“In 2018, 90.000 Chinese came to Iceland at an average of 6 overnight stays without any direct flights. From January to October 2019, there was a 12% increase even after WOW Air ceased operations. Chinese tourists are the biggest spenders globally (overtaking US travellers in 2012). This is an excellent niche to cater to in Iceland. But Chinese do not use Visa or MasterCard, Google, Facebook, YouTube, Instagram, or Snapchat.”
How can Icelandic companies best reach out to Chinese consumers – whether as tourists in Iceland or for exports to China?
Nordic Business House and ePassi held an exclusive event in Iceland for top tourism and brand companies at Vinnustofa Kjarvals to provide an overview of Chinese Marketing and E-Commerce with key speakers.
Marketing and E-Commerce in China, Chinese Ambassador to Iceland Zhijian Jin
Today, there are approximately 400 million “middle class” Chinese, which is forecast to grow to 600 million in the near term. Yet only 200 million are passport holders. It is expected that outbound tourists will grow from 149.72 million to 260 million by 2030. And China has the largest e-commerce market to account for 55% of global e-commerce retail sales in 2019.
Iceland has unique opportunity to focus on this segment with the only free trade agreement signed with China in Europe, the growing number of Chinese tourists to Iceland and Letter of Intent on cooperation signed between Promote Iceland and Tmall Global for e-commerce.
Welcoming Chinese at Keflavik Airport, Commercial Manager at Isavia, Gunnhildur Erla Vilbergsdóttir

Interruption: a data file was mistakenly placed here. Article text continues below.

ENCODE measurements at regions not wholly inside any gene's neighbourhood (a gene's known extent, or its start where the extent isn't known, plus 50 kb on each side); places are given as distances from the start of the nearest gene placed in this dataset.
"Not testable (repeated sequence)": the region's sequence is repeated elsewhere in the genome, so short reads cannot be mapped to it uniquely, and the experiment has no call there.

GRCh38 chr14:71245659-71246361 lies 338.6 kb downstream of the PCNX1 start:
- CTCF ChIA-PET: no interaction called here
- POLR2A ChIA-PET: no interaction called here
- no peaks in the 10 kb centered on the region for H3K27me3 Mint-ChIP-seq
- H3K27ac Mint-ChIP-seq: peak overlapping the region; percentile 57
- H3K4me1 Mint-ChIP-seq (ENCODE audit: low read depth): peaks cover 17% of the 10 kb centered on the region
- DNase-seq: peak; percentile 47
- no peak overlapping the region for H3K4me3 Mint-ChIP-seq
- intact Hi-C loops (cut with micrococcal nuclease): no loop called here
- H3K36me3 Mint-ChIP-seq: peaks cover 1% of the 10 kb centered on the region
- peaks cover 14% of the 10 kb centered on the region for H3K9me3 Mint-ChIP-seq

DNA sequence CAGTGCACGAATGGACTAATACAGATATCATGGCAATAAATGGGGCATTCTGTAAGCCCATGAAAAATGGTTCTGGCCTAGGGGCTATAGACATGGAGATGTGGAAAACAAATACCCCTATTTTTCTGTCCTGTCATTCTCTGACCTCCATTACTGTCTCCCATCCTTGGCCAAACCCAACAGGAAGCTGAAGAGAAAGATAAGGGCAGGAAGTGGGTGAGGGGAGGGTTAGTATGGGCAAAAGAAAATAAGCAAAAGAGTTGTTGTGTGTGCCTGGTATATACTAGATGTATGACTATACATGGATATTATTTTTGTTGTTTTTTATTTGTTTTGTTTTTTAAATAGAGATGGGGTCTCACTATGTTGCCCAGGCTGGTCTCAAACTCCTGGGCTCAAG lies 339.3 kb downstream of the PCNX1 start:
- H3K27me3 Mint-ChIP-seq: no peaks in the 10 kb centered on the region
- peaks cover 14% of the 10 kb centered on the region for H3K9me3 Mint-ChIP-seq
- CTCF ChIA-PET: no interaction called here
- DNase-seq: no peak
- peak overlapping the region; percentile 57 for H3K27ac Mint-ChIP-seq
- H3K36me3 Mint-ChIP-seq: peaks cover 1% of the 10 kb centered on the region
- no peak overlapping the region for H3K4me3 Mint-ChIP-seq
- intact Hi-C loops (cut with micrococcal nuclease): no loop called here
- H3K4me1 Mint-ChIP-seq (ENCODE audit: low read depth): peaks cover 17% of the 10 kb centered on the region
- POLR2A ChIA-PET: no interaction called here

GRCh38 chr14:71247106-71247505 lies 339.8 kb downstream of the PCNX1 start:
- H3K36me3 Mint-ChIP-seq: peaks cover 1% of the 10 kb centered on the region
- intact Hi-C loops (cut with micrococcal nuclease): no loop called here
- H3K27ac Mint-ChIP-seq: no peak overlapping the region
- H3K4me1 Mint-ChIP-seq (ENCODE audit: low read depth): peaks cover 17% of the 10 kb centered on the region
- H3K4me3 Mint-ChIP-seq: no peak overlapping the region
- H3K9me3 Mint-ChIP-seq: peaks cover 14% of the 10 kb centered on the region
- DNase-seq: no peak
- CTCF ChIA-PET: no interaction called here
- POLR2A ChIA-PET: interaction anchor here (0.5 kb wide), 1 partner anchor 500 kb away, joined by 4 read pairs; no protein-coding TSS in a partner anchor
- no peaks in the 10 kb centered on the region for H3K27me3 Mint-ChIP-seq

ACI (Airport Council International) predicts that the biggest growth in air traffic will be the Chinese traveller due to strengthened economy, a more prosperous nation and decreasing airfare. 90.000 Chinese travelled to Iceland in 2018 – 17-fold from 2010.
“But what do we know about Chinese tourists?” was a key question asked by Gunnhildur. What she has learned is:
- Chinese travel to shop where 32% of travel costs are spent on retail goods
- Cultural differences in buying behaviour, where they seek offers, making good purchases and want a good buying experience
- Limited understanding of English
- Increasing trips to Europe
What has Isavia been doing so far to focus on the Chinese traveller to address their requirements?
They started by understanding Chinese buying and servicing needs. Isavia was the first entity in Iceland to work with the merchants to implement Alipay with ePassi just in time for Golden Week 2018. For one of the merchants on the first day of launch, more than 25% of their turnover was with Alipay without any signage at the airport. For popular stores with the Chinese, the Alipay spend is more than double than for those who pay with regular credit cards.
“For one of the merchants on the first day of launch, more than 25% of their turnover was with Alipay without any signage at the airport”
Since then, Isavia has held advertising campaigns at the airport for key Chinese holidays: Chinese New Year and Golden Week. For the Chinese New Year 2019 campaign, they had a 500% return on investment.
Providing better service and understanding culture is also key. All airport and merchant staff have received intercultural and sales training.
Lastly, Isavia wants to improve the Chinese traveller’s overall experience at the airport and recently launched its own WeChat and Dianping pages with Nordic Business House. They provide practical information to help with travel, information on tax- and duty-free shopping, food offers with a wide variety of pictures and the future possibility of direct contact and sales.
The Chinese customer is the best brand ambassador once they travel home. It is key to use their platforms of choice and continue the conversation with their recommendations, sharing of articles and as future online buyers.
More happy, more welcome and more prepared
The feedback from the sales personnel has been positive with the Chinese after the introduction of Alipay and actions taken by Isavia. The Chinese are very happy to see the Alipay signage and feel welcome. The intercultural training has helped staff to understand the various behaviours to better service them. And the Chinese come more prepared – they know where they can find the products to buy and get the best prices at Keflavik airport.